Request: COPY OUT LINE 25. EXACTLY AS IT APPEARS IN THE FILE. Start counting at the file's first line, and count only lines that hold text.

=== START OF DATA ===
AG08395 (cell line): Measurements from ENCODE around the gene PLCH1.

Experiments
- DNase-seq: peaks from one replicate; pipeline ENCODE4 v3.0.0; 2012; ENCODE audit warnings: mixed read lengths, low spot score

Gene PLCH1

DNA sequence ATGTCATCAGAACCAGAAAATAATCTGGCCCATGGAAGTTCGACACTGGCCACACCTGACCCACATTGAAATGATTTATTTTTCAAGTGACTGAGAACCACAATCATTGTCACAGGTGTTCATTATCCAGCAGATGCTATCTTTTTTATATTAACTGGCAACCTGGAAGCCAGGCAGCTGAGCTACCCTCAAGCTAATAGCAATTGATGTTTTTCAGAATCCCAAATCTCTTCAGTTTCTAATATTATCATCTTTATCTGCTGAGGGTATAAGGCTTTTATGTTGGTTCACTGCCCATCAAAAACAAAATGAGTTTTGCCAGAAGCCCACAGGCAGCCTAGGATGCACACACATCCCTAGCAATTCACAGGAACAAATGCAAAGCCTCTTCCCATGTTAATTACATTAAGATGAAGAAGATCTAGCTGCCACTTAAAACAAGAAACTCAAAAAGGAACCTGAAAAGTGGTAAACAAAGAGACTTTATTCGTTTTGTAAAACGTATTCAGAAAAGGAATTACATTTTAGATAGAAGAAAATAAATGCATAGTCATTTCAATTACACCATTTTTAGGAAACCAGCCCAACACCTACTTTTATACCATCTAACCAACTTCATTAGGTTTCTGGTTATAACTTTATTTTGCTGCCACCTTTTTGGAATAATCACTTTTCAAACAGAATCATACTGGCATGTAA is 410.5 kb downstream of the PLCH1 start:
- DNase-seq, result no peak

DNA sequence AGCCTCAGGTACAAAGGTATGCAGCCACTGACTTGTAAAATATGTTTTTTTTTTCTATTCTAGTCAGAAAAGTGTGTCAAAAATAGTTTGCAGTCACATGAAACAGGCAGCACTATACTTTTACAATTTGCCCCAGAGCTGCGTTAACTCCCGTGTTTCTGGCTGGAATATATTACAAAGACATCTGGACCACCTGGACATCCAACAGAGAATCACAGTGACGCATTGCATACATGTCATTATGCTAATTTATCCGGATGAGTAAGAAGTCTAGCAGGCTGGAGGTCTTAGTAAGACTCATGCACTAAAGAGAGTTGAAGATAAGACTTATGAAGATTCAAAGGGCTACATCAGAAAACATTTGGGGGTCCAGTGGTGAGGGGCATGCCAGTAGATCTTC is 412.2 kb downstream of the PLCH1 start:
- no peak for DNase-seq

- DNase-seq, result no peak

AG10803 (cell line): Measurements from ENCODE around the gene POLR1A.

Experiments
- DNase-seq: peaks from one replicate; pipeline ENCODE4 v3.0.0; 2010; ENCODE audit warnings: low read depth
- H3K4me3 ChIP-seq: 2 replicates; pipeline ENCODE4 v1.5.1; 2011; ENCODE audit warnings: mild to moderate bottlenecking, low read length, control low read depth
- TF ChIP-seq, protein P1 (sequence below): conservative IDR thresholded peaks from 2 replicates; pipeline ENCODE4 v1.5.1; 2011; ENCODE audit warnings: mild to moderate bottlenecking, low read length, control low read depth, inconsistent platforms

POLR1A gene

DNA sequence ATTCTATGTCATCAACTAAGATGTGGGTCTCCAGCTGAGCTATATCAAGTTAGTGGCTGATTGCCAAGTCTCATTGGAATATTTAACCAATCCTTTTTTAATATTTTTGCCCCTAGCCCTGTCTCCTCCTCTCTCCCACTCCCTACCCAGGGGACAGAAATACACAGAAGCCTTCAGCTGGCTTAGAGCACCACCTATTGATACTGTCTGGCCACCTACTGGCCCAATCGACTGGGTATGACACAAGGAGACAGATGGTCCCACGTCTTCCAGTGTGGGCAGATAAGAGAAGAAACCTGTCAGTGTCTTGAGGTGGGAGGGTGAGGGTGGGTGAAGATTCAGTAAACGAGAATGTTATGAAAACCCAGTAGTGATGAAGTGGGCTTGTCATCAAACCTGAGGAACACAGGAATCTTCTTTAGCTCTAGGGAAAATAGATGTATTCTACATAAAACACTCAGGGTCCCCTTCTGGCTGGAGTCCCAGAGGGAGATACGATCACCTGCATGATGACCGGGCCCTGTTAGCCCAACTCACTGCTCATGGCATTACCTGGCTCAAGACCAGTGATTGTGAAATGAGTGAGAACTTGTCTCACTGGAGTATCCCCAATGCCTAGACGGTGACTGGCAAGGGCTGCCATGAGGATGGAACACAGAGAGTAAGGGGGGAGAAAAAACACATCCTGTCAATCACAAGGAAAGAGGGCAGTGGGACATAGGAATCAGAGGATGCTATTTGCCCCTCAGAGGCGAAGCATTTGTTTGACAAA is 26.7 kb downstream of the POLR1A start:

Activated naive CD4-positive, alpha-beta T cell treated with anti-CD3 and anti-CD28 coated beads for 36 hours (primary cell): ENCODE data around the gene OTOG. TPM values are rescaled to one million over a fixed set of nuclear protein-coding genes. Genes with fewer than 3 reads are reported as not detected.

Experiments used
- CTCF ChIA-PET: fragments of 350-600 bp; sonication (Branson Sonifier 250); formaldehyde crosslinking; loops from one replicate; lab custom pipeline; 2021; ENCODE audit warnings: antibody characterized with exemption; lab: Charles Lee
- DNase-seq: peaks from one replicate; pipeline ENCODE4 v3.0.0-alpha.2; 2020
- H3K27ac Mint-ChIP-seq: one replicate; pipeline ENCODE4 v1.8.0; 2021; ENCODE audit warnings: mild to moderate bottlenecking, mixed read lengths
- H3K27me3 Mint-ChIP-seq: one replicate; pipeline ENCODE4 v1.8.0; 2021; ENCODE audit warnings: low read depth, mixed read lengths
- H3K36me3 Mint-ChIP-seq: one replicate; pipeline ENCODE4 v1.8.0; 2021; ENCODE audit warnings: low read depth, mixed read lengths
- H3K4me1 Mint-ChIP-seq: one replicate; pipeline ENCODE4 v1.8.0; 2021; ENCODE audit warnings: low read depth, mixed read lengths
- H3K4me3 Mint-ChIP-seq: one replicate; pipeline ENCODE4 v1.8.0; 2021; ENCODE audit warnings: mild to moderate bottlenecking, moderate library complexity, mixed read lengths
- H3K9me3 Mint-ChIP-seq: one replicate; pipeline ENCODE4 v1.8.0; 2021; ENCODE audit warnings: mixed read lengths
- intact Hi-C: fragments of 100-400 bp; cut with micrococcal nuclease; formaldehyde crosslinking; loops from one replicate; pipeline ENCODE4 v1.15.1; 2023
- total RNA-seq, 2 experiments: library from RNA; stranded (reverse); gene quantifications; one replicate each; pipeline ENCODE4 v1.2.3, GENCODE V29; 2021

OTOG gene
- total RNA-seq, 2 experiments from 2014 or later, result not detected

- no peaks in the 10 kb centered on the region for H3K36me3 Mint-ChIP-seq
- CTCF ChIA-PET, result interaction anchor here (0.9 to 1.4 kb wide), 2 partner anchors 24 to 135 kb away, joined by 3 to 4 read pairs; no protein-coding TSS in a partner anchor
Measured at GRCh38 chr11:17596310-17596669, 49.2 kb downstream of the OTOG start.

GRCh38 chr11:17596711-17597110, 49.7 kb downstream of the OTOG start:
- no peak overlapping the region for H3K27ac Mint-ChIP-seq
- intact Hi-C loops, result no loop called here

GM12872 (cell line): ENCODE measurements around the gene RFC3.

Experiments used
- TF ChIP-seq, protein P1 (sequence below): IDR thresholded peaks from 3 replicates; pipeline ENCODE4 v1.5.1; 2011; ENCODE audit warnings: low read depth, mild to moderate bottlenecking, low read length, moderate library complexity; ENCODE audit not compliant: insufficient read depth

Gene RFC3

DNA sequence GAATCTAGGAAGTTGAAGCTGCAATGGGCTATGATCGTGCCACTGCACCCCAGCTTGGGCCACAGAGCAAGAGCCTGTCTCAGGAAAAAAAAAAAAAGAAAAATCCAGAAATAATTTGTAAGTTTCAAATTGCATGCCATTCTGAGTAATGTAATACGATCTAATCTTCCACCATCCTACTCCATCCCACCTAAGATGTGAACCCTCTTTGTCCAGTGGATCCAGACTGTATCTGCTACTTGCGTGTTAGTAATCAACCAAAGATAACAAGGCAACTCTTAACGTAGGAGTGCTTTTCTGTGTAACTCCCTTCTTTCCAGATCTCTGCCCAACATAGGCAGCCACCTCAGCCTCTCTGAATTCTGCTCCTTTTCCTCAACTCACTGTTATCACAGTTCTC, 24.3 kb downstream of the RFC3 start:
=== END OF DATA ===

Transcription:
- H3K4me3 Mint-ChIP-seq: one replicate; pipeline ENCODE4 v1.8.0; 2021; ENCODE audit warnings: mild to moderate bottlenecking, moderate library complexity, mixed read lengths